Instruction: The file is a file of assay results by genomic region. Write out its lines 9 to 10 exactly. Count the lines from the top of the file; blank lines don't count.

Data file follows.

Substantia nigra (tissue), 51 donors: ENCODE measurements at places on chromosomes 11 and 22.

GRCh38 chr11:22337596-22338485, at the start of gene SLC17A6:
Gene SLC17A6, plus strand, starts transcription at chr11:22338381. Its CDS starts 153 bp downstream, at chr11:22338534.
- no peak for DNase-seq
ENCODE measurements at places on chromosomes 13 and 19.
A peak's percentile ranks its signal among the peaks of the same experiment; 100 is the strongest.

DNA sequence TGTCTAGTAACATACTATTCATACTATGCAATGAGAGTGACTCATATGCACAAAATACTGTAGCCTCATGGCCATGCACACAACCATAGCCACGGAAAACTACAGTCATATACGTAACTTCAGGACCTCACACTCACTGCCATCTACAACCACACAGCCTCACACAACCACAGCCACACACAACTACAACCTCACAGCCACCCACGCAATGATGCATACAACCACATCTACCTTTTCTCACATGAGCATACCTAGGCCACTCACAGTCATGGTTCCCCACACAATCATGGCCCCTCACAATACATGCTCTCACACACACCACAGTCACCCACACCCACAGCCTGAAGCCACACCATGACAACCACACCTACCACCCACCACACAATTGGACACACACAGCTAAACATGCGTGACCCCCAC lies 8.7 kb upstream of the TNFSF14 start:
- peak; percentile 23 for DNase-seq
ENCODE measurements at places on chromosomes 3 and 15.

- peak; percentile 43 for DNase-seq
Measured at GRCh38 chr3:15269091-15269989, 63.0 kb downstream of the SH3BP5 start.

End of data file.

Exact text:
ENCODE measurements at places on chromosomes 3 and 15.

- peak; percentile 43 for DNase-seq